In early August a small passenger boat on the Battambang to Siem Reap route, designed to carry about ten people and carrying fifteen instead, sunk near the village of Chong Khneas (the port nearest to Siem Reap). One passenger stated that the boat began taking on water as soon as they departed from Battambang but the boat operator still stopped to pick-up six more passengers. The rest of the journey saw the boat occupants frantically bailing water as the driver floored it across the Tonle Sap Lake. Fortunately, there were no casualties as the boat sank near a populated area within a few kilometers of its destination and fishing boats rescued the passengers. Still, bags got wet and people got scared and it's quite plain to see that had the operator not taken the extra passengers, the boat would never have sunk. Do you think any boat operators will learn from this? Me neither.
A tree falls
A tree fell on Beng Mealea temple (about 35~40 km northeast of the Angkor temple complex) causing a bit of damage to the structure. I don't yet have specific details as only a short blurb appeared in the Bangkok Post and I've yet to hear any firsthand reports, but apparently one of the entryways was hit hard.
I first visited Beng Mealea in March 2000 when only a handful of tourists made it out there each month. Now with improved road access, many make the trip every day. And it's certainly a trip worth making. If there's anything of further importance relating to temple damage or restrictions on visitations, I'll post the news next column.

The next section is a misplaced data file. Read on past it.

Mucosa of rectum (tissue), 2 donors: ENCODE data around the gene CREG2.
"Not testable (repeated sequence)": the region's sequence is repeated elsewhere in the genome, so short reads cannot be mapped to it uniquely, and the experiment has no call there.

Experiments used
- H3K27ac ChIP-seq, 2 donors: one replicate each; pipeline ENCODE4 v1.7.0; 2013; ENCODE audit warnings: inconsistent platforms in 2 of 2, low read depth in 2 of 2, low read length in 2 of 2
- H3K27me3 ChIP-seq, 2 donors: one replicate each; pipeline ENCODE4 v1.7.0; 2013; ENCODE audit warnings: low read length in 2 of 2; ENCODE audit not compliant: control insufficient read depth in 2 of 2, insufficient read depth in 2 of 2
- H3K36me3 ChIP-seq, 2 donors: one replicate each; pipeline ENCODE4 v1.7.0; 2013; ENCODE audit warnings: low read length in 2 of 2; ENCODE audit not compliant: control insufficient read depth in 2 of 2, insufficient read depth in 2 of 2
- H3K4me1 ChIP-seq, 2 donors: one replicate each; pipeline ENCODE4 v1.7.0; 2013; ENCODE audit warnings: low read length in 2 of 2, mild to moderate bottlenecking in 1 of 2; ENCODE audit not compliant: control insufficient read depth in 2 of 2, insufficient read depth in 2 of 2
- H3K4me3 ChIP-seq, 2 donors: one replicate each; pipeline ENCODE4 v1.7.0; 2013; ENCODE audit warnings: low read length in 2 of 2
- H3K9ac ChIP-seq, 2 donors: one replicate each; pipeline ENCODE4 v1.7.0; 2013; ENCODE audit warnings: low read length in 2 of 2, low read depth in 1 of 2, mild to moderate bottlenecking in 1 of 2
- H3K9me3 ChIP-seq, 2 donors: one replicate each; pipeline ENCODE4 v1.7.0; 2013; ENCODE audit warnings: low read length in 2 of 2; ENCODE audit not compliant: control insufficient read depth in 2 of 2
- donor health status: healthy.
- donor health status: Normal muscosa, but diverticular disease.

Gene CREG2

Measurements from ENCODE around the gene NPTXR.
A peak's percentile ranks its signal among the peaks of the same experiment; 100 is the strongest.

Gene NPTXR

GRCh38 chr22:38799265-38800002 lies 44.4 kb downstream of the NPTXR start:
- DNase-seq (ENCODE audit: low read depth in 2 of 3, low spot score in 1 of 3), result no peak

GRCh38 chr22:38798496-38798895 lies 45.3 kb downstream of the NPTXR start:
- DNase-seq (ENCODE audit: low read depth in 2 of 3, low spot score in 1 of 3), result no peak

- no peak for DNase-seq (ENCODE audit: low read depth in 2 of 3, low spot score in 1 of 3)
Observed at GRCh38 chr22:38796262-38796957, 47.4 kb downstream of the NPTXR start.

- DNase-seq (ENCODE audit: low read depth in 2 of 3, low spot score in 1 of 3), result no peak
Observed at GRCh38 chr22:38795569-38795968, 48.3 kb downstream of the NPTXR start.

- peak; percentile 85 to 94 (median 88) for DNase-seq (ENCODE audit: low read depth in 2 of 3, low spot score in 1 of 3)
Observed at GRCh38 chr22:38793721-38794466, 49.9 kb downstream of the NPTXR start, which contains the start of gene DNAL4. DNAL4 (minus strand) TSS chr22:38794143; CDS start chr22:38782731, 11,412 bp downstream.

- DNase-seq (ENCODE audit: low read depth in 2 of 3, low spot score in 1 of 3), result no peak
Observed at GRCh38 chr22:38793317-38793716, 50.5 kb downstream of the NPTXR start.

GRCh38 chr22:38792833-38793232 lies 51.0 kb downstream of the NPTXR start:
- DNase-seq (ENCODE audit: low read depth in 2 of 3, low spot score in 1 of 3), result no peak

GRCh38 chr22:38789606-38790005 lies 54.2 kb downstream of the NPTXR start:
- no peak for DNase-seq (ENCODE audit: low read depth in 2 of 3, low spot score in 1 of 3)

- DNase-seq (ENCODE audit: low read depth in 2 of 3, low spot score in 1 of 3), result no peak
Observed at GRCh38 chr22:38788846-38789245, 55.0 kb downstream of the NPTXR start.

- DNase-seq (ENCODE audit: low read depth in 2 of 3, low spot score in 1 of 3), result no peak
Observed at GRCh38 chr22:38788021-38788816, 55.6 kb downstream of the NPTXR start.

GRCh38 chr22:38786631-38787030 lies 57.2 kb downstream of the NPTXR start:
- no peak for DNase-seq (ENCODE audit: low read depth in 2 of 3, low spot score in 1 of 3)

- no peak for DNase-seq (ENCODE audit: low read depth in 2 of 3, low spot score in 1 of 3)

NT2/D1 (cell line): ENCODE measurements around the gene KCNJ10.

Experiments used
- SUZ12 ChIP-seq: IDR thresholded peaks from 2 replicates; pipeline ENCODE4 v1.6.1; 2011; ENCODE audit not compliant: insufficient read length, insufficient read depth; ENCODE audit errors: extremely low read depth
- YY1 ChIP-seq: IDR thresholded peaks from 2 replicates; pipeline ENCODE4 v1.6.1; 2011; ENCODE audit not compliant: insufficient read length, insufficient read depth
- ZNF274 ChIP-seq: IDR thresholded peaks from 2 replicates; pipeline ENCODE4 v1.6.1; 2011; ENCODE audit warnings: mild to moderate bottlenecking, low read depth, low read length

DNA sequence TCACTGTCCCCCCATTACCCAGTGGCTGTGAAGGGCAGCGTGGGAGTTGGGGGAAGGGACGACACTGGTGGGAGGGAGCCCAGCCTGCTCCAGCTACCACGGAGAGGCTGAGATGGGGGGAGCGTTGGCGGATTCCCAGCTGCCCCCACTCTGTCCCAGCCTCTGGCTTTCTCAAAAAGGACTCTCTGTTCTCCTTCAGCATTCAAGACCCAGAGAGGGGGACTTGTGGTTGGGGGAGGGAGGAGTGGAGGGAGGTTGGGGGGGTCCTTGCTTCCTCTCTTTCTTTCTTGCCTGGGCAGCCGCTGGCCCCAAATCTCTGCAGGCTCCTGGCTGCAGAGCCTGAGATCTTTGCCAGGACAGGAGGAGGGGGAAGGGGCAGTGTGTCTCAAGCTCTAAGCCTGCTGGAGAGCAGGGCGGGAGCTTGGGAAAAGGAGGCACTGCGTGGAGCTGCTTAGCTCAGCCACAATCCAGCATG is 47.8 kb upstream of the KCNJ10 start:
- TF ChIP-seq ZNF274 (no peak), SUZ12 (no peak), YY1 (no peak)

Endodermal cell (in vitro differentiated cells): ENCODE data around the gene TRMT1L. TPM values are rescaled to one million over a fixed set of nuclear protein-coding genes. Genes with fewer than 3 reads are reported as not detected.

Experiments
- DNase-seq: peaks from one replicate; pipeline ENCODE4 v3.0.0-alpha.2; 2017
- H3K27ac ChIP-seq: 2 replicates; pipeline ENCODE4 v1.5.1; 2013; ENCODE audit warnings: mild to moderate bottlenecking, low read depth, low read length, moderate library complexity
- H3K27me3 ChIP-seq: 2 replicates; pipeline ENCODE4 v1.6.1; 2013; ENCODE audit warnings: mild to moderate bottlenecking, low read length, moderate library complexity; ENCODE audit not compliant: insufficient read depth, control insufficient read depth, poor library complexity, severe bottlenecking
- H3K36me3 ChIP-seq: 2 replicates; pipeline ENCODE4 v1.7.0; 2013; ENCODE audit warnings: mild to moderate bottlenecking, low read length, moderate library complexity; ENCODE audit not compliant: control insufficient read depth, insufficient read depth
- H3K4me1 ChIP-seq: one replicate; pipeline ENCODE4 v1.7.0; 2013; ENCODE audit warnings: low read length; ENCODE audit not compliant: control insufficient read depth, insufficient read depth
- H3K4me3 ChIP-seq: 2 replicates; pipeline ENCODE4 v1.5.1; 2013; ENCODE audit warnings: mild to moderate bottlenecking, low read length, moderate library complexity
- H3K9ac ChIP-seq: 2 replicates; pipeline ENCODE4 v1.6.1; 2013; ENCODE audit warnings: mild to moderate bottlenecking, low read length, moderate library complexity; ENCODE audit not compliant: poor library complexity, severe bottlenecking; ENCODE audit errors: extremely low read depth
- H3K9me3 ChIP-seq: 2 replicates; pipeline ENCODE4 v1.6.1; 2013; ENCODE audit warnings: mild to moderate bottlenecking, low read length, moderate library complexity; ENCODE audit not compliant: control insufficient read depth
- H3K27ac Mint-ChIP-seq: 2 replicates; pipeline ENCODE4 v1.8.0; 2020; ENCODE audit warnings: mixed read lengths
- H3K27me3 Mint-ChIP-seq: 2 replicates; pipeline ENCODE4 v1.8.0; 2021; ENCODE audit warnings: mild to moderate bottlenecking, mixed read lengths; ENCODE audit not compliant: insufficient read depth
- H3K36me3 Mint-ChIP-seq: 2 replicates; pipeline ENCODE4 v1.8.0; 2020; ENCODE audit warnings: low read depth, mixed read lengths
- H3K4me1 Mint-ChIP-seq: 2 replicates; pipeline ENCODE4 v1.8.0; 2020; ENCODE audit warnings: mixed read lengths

This question keeps popping up. Who gets the Angkor ticket money? Many people (including more than a few Khmers in Siem Reap) have been lead to believe the money is going to Vietnam, that the temples are owned by the Vietnamese, that the government gave away all rights to the facility, etc.
The ticket concession is operated by Sokha Hotel Co., Ltd, a division of Sokimex, which is very much a Cambodian corporation. Under the present agreement, the Apsara Authority, the government agency that oversees the temple park, receives about 60 cents on the dollar while Sokimex gets about 40 cents.
For further details you can read a story I did on this arrangement back in October 2000.
The bypass around the Angkor temple park is now open. The road begins east of Psah Leu and connects with the Angkor Park road near Pre Rup temple. Also open is a feeder road that runs from near the Sofitel Hotel to this bypass. This feeder road is part of the new hotel zone and we can expect in a few years that this road will be lined end to end with hotels.